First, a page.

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Kidney disease on the rise among older Australians: AIHW report


Morgan Liotta


4/07/2018 3:09:21 PM

Chronic kidney disease is increasing in older people, with the proportion of Australians aged 65–74 with the disease three times higher than for those aged 55–64, a recent report from the Australian Institute of Health and Welfare has found.

The AIHW report supports findings of a stable prevalence rate of chronic kidney disease, with an increase of the number of people in its advanced stages.
The AIHW report supports findings of a stable prevalence rate of chronic kidney disease, with an increase of the number of people in its advanced stages.

The Australian Institute of Health and Welfare (AIHW) has published a report focusing on chronic kidney disease (CKD) and its prevalence in different age demographics of Australian adults.
 
The report is based on data collected from two surveys incorporating biomedical testing that was undertaken in 1999–2000 (Australian Diabetes, Obesity and Lifestyle Study [AusDiab]) and 2011–12 (National Health Measurement Survey [NHMS]).
 
Overall, there was no change in the adjusted prevalence rate of CKD between 1999–2000 and 2011–12. However, the number of people with moderate to severe loss of kidney function has nearly doubled between these periods, from one million in 1999–2000 to more than 1.5 million in 2011–12.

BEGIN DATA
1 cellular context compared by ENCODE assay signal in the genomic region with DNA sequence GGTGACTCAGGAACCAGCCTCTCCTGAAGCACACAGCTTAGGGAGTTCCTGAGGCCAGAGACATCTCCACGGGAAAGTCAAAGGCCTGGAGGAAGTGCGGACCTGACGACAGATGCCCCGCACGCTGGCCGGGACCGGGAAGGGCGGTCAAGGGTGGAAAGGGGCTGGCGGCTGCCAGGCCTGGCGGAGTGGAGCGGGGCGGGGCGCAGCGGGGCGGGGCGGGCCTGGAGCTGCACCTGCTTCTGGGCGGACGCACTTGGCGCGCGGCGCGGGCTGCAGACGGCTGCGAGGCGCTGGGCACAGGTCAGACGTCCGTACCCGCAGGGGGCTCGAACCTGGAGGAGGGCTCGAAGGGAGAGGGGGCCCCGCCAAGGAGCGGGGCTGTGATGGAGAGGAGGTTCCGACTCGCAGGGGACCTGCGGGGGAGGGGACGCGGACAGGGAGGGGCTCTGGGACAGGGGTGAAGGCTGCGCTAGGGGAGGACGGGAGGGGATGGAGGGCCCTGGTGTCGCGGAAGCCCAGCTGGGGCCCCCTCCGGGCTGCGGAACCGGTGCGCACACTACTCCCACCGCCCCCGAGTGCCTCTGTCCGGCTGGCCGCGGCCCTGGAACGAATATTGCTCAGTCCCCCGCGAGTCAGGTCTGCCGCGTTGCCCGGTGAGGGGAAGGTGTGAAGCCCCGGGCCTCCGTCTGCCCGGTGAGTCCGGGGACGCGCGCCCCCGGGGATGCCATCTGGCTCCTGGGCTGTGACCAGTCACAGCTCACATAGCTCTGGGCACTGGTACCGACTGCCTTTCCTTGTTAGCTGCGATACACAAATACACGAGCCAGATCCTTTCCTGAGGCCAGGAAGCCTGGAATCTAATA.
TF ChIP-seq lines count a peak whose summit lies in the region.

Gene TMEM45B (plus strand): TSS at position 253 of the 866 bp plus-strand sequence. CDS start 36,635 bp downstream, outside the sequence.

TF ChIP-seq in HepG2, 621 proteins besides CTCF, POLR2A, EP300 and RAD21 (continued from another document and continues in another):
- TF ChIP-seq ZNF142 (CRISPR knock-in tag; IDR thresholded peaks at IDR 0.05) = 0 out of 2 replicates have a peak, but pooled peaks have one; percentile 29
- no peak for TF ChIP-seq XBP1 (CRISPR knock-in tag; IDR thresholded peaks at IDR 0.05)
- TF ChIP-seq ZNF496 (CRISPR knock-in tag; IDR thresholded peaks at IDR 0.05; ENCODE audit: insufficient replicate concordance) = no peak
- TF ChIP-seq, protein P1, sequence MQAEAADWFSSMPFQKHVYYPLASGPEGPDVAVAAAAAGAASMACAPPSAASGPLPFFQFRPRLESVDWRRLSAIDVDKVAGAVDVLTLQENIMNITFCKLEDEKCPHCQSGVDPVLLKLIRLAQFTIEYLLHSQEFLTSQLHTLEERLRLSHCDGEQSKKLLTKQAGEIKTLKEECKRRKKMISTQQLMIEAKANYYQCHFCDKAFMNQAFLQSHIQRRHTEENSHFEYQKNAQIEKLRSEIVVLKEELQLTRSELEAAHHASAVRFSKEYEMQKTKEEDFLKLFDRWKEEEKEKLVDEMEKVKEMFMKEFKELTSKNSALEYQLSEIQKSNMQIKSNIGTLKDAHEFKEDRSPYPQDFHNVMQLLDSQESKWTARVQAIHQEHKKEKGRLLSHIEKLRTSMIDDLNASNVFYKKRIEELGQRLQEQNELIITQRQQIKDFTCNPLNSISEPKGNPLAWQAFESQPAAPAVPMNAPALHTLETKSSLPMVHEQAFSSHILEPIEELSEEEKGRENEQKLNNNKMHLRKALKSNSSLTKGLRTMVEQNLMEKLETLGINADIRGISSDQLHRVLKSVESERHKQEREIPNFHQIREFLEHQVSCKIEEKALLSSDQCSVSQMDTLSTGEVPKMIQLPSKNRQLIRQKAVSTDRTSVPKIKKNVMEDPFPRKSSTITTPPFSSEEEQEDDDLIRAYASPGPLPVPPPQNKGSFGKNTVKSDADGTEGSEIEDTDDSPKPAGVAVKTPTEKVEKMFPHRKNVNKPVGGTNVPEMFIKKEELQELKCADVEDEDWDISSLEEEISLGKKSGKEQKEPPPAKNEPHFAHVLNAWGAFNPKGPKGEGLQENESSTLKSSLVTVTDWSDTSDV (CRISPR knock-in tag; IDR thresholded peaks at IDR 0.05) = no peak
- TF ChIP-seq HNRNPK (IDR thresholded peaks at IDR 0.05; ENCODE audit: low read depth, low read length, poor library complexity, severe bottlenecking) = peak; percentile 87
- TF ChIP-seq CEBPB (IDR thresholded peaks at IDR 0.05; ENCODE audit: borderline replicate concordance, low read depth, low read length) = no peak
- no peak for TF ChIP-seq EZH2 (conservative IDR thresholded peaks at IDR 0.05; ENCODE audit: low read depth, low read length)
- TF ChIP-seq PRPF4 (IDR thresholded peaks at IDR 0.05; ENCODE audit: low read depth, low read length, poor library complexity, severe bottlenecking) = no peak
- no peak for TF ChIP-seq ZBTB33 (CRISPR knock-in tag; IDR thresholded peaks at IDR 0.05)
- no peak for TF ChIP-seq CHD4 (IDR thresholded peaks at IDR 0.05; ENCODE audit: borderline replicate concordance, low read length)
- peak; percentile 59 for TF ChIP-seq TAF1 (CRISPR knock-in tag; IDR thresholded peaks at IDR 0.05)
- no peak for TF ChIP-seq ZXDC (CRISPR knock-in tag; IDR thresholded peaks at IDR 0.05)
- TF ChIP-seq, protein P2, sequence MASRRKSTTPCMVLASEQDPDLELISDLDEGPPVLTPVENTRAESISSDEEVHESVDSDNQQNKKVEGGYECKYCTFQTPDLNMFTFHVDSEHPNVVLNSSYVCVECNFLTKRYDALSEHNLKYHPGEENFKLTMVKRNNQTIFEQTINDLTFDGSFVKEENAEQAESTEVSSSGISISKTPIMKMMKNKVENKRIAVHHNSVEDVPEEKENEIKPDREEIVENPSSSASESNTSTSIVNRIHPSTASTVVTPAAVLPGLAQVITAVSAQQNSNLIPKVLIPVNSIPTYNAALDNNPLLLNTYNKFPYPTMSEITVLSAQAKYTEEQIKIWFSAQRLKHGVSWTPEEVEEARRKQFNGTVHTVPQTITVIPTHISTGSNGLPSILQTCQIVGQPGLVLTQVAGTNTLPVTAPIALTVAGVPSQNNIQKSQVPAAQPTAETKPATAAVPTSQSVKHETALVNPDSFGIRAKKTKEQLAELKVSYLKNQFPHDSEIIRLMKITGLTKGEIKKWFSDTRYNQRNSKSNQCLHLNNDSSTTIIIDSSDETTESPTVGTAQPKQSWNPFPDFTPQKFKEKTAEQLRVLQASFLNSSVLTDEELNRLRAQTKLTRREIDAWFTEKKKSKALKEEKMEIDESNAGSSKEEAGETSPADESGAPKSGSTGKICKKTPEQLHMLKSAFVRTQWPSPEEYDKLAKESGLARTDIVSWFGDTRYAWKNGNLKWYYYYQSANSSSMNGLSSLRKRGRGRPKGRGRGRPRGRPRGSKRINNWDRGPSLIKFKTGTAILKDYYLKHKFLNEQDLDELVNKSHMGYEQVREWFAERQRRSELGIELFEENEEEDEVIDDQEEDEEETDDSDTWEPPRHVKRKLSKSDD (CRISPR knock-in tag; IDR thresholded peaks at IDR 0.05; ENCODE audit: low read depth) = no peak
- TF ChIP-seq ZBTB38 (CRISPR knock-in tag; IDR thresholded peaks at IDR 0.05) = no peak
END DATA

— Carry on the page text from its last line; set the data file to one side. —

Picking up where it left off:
Population growth and ageing has primarily contributed to an increase in CKD prevalence, according to the AIHW data, with the majority of the increase attributed to people aged 65 and over.
 
The estimated size of the adult population with early stage (stages 1–2) CKD grew by 29% between 1999–2000 and 2011–2012 (from 740,000 to 950,000). The estimated size of the population with moderate to severe loss of kidney function (stages 3–5) nearly doubled, with an increase of 88% between 1999–2000 and 2011–2012 (from 322,000 to 604,000).
 
Findings in the report also reveal that the prevalence rate of adults with early stages of CKD increased for those aged 25–64 (from 4.5% to 5.7%), while the prevalence rate of adults with moderate to severe CKD increased from 3.1% in 1999–2000 to 4.4% in 2011–2012.
 
More than 90% of all CKD stages recorded in both surveys was for stage 3, with most cases in this cohort aged 65 and over.
 
The AIHW has concluded this growth in the size of population with moderate to severe CKD is reflected by an increase in the use of healthcare services for CKD treatment over the same period, with recorded hospital admissions and dialysis services also having risen.
 
The AIHW also found that the mortality rate of CKD and incidence rate of treated end-stage kidney disease remained stable, presenting a stable prevalence rate of CKD but an increase in the size of the population with advanced stages of CKD.
 
GP resources
The RACGP has resources aimed at the prevention and management of chronic disease, including CKD:



AIHW Australian Institute of Health and Welfare chronic kidney disease CKD





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